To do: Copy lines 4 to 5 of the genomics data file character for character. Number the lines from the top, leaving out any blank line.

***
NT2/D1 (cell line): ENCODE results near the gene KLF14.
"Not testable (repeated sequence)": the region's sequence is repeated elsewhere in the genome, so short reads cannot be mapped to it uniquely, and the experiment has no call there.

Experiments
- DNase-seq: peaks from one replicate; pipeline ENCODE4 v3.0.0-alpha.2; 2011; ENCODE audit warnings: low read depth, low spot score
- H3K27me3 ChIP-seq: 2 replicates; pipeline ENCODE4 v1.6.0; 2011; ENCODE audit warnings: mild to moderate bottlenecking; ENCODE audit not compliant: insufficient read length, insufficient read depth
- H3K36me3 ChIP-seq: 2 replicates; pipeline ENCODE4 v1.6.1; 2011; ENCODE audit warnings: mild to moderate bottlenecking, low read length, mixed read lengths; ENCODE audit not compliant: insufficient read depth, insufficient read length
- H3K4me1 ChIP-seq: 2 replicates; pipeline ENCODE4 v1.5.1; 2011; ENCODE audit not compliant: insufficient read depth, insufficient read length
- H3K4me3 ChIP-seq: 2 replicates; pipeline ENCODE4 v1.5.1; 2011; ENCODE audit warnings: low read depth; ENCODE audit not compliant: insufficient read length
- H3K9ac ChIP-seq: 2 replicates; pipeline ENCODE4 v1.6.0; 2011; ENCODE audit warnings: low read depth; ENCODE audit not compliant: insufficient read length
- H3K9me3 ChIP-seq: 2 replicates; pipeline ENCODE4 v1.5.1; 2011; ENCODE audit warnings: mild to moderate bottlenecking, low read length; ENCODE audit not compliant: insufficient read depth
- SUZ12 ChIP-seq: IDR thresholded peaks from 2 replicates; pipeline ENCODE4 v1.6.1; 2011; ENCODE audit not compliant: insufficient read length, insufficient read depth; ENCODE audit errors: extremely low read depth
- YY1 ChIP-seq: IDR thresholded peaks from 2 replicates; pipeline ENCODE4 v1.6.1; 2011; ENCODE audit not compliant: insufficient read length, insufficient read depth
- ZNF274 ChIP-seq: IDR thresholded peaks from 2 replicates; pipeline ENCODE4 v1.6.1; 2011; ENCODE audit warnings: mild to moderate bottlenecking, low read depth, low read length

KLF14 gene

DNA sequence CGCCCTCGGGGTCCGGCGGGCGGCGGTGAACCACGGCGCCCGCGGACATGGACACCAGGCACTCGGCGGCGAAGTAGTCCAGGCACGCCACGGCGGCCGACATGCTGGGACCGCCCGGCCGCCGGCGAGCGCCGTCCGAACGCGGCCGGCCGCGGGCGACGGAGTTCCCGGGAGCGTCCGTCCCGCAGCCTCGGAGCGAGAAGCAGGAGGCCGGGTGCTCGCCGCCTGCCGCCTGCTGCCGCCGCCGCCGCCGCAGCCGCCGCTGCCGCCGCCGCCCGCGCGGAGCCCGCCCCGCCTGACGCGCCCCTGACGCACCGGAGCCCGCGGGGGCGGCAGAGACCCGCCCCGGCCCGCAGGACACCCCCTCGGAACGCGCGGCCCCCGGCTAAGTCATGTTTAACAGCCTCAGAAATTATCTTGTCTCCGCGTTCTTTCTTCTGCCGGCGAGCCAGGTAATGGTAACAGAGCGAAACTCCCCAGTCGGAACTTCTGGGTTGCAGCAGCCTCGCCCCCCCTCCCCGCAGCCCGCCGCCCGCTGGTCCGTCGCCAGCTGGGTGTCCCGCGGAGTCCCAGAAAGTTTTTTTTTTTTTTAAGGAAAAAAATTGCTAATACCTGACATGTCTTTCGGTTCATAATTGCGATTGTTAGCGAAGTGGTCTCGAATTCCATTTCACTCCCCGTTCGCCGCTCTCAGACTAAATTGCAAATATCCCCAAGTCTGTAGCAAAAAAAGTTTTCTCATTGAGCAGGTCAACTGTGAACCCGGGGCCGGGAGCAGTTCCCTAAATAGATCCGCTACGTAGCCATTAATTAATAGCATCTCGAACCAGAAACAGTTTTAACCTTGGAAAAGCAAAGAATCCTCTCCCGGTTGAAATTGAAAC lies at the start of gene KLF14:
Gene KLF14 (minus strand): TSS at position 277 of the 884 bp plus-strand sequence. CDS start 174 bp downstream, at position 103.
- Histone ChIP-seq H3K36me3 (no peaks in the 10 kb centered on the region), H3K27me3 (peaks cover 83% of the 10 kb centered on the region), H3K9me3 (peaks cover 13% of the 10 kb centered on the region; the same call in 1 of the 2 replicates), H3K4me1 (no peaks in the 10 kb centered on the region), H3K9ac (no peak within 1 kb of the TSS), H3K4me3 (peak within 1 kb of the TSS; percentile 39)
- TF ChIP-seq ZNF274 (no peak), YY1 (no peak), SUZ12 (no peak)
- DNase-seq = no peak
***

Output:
- DNase-seq: peaks from one replicate; pipeline ENCODE4 v3.0.0-alpha.2; 2011; ENCODE audit warnings: low read depth, low spot score
- H3K27me3 ChIP-seq: 2 replicates; pipeline ENCODE4 v1.6.0; 2011; ENCODE audit warnings: mild to moderate bottlenecking; ENCODE audit not compliant: insufficient read length, insufficient read depth